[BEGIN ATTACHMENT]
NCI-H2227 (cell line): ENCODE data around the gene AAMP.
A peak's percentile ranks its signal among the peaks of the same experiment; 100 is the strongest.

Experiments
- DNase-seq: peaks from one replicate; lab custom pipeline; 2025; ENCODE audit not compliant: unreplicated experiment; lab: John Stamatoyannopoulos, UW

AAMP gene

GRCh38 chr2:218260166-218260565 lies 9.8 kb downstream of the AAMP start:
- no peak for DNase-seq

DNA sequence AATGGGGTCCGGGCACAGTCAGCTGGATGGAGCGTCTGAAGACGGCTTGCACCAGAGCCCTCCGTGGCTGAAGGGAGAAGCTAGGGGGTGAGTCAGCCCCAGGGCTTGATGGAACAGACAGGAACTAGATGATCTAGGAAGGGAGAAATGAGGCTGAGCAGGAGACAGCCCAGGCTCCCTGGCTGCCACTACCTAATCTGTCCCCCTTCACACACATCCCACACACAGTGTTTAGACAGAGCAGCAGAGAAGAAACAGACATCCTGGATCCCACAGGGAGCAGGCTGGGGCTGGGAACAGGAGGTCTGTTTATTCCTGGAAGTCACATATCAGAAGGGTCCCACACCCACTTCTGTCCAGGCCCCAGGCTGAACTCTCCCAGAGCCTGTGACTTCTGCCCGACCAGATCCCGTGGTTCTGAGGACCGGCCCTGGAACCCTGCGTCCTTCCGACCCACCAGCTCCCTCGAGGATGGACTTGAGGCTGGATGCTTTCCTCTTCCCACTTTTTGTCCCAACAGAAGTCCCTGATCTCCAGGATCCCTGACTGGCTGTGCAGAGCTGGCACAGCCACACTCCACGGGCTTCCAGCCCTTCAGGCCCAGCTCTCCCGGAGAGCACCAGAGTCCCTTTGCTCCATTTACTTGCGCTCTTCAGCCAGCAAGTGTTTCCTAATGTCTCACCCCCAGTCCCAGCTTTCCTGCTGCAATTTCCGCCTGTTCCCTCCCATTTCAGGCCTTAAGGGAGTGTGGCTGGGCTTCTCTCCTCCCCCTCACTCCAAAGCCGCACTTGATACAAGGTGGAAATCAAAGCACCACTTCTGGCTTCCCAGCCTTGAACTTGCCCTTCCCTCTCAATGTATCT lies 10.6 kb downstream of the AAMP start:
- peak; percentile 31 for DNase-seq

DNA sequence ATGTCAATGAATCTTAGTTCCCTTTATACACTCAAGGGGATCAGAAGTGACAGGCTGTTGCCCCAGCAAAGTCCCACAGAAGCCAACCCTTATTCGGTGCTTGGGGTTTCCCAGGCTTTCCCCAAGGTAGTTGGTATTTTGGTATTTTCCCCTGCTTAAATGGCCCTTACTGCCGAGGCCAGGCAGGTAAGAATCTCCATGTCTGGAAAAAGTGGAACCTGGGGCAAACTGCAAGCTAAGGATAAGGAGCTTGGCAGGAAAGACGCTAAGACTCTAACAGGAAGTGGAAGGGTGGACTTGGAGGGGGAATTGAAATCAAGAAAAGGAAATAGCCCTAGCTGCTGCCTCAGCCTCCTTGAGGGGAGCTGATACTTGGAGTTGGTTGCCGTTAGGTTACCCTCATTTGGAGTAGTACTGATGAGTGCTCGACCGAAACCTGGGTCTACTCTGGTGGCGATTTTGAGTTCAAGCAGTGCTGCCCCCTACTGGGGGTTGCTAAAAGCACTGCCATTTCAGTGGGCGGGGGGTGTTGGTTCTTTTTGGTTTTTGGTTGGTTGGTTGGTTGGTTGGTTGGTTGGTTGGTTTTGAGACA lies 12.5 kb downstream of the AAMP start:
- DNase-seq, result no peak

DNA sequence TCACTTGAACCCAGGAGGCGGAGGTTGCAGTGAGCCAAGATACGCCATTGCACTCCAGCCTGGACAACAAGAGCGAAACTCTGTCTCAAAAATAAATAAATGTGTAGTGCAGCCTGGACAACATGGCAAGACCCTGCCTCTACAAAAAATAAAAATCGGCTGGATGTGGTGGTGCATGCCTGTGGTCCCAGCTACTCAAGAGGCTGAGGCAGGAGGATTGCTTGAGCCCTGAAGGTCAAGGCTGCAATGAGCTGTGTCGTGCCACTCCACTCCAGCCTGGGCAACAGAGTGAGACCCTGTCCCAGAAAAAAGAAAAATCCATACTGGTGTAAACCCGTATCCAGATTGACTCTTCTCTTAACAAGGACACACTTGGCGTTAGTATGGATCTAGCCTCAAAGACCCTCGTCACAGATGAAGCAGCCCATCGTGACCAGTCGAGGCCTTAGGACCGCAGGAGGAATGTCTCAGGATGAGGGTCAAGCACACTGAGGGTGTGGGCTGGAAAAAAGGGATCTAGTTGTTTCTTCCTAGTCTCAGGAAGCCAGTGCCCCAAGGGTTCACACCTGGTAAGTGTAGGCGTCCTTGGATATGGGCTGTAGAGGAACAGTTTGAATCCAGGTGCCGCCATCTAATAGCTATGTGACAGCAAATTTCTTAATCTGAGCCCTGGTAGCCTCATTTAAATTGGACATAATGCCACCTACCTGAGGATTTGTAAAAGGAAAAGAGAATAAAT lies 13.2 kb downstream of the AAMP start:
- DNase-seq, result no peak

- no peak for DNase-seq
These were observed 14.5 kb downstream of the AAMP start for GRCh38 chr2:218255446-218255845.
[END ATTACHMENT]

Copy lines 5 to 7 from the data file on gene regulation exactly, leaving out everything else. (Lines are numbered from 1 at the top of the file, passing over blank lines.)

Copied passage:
AAMP gene

GRCh38 chr2:218260166-218260565 lies 9.8 kb downstream of the AAMP start:
- no peak for DNase-seq